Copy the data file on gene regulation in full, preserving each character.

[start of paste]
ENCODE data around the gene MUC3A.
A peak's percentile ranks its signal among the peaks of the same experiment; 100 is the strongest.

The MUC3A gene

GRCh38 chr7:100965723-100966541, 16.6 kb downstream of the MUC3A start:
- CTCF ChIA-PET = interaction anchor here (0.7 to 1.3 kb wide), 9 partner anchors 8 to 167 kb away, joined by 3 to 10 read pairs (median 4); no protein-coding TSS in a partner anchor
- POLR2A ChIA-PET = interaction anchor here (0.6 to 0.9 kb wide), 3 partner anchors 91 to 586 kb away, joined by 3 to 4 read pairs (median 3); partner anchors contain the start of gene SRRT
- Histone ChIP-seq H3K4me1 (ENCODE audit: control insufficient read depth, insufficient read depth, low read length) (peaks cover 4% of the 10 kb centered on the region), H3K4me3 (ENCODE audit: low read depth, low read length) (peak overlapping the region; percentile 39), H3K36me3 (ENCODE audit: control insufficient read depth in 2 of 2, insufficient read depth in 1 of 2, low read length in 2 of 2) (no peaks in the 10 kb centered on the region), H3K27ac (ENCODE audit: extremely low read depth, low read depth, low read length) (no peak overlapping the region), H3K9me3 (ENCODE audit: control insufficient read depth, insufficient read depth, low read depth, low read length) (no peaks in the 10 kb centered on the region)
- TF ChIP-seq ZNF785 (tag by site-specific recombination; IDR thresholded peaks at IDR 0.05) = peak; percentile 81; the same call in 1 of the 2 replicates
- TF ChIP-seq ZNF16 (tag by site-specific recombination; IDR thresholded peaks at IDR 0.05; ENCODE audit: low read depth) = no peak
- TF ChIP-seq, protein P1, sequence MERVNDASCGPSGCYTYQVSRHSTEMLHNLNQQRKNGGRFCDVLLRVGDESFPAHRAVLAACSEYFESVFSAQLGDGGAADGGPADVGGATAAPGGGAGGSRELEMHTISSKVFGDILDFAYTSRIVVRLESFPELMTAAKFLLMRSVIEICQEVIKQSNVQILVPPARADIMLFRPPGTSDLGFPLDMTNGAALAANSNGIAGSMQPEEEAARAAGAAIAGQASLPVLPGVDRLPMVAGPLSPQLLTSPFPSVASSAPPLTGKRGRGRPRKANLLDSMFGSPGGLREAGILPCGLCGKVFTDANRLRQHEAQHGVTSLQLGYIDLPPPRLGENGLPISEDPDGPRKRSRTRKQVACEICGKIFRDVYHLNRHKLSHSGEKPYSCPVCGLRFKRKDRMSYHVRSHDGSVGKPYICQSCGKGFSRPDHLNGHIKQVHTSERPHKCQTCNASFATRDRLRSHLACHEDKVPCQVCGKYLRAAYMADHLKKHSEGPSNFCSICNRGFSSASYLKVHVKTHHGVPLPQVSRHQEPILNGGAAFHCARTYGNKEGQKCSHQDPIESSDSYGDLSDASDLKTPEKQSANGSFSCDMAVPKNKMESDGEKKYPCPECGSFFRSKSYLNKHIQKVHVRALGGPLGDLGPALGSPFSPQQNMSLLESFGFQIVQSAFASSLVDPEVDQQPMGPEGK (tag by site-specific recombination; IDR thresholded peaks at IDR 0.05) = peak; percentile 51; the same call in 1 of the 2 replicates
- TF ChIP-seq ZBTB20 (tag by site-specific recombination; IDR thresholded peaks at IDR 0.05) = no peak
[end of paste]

ENCODE data around the gene MUC3A.
A peak's percentile ranks its signal among the peaks of the same experiment; 100 is the strongest.

The MUC3A gene

GRCh38 chr7:100965723-100966541, 16.6 kb downstream of the MUC3A start:
- CTCF ChIA-PET = interaction anchor here (0.7 to 1.3 kb wide), 9 partner anchors 8 to 167 kb away, joined by 3 to 10 read pairs (median 4); no protein-coding TSS in a partner anchor
- POLR2A ChIA-PET = interaction anchor here (0.6 to 0.9 kb wide), 3 partner anchors 91 to 586 kb away, joined by 3 to 4 read pairs (median 3); partner anchors contain the start of gene SRRT
- Histone ChIP-seq H3K4me1 (ENCODE audit: control insufficient read depth, insufficient read depth, low read length) (peaks cover 4% of the 10 kb centered on the region), H3K4me3 (ENCODE audit: low read depth, low read length) (peak overlapping the region; percentile 39), H3K36me3 (ENCODE audit: control insufficient read depth in 2 of 2, insufficient read depth in 1 of 2, low read length in 2 of 2) (no peaks in the 10 kb centered on the region), H3K27ac (ENCODE audit: extremely low read depth, low read depth, low read length) (no peak overlapping the region), H3K9me3 (ENCODE audit: control insufficient read depth, insufficient read depth, low read depth, low read length) (no peaks in the 10 kb centered on the region)
- TF ChIP-seq ZNF785 (tag by site-specific recombination; IDR thresholded peaks at IDR 0.05) = peak; percentile 81; the same call in 1 of the 2 replicates
- TF ChIP-seq ZNF16 (tag by site-specific recombination; IDR thresholded peaks at IDR 0.05; ENCODE audit: low read depth) = no peak
- TF ChIP-seq, protein P1, sequence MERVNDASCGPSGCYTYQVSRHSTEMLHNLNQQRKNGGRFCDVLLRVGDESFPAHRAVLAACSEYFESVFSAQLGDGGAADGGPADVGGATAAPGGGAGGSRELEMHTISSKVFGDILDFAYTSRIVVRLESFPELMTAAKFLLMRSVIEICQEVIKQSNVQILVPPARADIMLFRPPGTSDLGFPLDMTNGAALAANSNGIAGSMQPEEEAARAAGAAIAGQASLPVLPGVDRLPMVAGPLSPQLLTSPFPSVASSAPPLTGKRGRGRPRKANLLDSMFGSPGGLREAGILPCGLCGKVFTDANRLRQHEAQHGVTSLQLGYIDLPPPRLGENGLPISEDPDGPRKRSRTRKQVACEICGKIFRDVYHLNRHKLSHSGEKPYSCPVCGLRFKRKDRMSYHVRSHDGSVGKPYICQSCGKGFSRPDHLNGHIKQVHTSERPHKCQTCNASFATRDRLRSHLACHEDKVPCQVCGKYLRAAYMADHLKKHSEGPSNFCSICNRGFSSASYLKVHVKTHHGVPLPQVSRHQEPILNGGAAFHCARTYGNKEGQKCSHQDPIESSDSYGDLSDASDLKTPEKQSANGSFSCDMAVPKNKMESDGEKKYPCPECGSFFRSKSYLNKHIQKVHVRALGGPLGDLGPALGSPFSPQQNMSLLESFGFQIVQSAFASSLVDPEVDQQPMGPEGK (tag by site-specific recombination; IDR thresholded peaks at IDR 0.05) = peak; percentile 51; the same call in 1 of the 2 replicates
- TF ChIP-seq ZBTB20 (tag by site-specific recombination; IDR thresholded peaks at IDR 0.05) = no peak